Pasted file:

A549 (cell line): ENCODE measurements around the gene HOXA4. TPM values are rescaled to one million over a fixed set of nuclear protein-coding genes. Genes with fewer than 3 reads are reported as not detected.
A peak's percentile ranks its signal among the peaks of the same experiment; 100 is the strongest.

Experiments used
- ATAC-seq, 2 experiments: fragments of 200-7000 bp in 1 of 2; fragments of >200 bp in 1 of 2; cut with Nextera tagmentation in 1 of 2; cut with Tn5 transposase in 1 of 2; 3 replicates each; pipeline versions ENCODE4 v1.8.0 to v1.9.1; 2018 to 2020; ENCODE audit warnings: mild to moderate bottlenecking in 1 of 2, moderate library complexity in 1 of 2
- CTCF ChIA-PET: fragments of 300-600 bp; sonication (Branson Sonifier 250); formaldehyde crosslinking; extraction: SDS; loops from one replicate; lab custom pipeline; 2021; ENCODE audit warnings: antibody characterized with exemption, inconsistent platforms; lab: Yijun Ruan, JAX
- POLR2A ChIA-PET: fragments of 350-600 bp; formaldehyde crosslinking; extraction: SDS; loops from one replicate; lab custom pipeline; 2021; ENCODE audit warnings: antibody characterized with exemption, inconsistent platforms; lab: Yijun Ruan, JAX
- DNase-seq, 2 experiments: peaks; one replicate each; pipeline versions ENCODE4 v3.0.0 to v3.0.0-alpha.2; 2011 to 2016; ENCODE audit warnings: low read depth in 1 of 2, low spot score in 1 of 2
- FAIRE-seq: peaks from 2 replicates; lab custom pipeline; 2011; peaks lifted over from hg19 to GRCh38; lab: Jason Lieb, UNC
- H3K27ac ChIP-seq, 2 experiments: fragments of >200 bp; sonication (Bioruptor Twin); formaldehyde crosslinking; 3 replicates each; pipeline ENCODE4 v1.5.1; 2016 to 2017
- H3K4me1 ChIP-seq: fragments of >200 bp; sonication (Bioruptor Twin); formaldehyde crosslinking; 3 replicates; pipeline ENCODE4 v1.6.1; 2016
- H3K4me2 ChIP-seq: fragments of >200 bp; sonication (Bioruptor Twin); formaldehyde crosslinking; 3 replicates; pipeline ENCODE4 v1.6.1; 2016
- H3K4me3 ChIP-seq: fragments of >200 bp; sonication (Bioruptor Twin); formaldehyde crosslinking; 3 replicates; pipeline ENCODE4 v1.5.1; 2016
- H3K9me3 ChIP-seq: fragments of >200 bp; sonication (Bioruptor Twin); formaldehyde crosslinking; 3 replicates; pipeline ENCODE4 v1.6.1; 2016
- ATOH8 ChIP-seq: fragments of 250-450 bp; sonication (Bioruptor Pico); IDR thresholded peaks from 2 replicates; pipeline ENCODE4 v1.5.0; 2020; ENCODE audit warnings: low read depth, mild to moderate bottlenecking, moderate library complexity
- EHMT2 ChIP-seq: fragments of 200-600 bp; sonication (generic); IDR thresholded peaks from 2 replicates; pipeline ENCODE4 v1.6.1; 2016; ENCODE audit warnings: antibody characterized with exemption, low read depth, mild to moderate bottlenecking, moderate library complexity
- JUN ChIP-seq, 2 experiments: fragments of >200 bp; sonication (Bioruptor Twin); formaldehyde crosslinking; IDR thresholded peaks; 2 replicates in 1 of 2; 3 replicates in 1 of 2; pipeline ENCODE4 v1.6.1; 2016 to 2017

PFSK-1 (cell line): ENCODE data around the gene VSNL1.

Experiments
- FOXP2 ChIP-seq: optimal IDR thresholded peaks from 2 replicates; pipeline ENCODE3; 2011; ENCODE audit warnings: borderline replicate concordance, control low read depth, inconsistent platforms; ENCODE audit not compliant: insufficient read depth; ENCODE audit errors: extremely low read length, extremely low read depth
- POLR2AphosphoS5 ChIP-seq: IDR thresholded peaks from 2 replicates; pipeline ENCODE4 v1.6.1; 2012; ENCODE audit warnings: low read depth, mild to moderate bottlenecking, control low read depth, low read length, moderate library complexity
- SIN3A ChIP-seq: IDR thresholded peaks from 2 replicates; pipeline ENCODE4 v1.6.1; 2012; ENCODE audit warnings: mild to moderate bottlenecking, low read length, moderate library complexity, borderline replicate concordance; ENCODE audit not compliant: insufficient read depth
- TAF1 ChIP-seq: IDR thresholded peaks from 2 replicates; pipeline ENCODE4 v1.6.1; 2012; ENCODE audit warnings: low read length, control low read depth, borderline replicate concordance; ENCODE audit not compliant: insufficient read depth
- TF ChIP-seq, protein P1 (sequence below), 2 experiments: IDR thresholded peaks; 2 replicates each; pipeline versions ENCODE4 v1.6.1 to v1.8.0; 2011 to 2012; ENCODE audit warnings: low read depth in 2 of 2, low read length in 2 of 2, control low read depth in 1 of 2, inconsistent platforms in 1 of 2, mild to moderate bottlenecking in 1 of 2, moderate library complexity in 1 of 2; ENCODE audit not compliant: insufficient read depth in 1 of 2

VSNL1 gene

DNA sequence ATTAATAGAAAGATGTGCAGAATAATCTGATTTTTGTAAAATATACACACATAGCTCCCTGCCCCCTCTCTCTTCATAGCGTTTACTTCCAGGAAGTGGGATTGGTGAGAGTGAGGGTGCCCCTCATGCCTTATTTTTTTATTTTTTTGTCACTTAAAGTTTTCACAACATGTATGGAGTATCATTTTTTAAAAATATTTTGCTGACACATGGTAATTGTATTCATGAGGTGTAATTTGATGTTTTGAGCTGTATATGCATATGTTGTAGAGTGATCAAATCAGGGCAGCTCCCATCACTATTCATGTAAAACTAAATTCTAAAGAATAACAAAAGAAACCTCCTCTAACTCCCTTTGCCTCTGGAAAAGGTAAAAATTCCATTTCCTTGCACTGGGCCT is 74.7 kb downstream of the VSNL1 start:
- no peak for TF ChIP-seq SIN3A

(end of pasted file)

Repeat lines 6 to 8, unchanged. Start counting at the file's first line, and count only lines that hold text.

- POLR2A ChIA-PET: fragments of 350-600 bp; formaldehyde crosslinking; extraction: SDS; loops from one replicate; lab custom pipeline; 2021; ENCODE audit warnings: antibody characterized with exemption, inconsistent platforms; lab: Yijun Ruan, JAX
- DNase-seq, 2 experiments: peaks; one replicate each; pipeline versions ENCODE4 v3.0.0 to v3.0.0-alpha.2; 2011 to 2016; ENCODE audit warnings: low read depth in 1 of 2, low spot score in 1 of 2
- FAIRE-seq: peaks from 2 replicates; lab custom pipeline; 2011; peaks lifted over from hg19 to GRCh38; lab: Jason Lieb, UNC